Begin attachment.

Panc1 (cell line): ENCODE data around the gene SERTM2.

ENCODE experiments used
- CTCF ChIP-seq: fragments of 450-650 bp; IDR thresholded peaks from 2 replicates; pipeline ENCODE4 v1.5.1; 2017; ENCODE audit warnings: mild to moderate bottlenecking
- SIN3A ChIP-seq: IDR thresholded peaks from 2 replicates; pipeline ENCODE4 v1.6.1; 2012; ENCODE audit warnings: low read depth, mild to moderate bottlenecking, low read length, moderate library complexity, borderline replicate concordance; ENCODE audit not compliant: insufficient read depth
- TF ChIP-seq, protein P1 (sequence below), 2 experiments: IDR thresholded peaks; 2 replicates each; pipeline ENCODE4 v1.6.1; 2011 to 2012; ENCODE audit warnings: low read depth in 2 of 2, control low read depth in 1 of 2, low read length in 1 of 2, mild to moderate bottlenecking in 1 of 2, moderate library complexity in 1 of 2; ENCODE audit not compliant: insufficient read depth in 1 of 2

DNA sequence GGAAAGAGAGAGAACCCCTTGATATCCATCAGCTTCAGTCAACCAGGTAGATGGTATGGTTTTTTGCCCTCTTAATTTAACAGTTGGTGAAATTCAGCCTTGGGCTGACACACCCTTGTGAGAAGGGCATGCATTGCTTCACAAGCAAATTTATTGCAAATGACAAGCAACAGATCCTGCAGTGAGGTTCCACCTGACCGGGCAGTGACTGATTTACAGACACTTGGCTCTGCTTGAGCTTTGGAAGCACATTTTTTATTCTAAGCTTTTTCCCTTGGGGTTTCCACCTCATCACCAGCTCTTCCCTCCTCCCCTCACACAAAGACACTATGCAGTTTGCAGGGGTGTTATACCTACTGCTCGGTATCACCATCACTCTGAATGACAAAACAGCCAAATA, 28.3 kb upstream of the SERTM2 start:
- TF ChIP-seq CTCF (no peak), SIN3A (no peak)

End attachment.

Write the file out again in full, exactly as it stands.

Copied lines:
Panc1 (cell line): ENCODE data around the gene SERTM2.

ENCODE experiments used
- CTCF ChIP-seq: fragments of 450-650 bp; IDR thresholded peaks from 2 replicates; pipeline ENCODE4 v1.5.1; 2017; ENCODE audit warnings: mild to moderate bottlenecking
- SIN3A ChIP-seq: IDR thresholded peaks from 2 replicates; pipeline ENCODE4 v1.6.1; 2012; ENCODE audit warnings: low read depth, mild to moderate bottlenecking, low read length, moderate library complexity, borderline replicate concordance; ENCODE audit not compliant: insufficient read depth
- TF ChIP-seq, protein P1 (sequence below), 2 experiments: IDR thresholded peaks; 2 replicates each; pipeline ENCODE4 v1.6.1; 2011 to 2012; ENCODE audit warnings: low read depth in 2 of 2, control low read depth in 1 of 2, low read length in 1 of 2, mild to moderate bottlenecking in 1 of 2, moderate library complexity in 1 of 2; ENCODE audit not compliant: insufficient read depth in 1 of 2

DNA sequence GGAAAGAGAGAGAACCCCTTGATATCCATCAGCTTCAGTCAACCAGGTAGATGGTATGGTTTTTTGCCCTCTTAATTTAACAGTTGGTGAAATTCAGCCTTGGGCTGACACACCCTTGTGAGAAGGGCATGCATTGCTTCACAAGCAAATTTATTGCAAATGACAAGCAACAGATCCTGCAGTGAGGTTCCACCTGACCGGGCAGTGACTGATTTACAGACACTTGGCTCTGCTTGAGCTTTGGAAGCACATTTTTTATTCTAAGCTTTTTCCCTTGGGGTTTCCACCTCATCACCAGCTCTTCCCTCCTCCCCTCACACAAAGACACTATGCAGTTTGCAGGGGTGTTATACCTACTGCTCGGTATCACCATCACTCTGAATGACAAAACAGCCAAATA, 28.3 kb upstream of the SERTM2 start:
- TF ChIP-seq CTCF (no peak), SIN3A (no peak)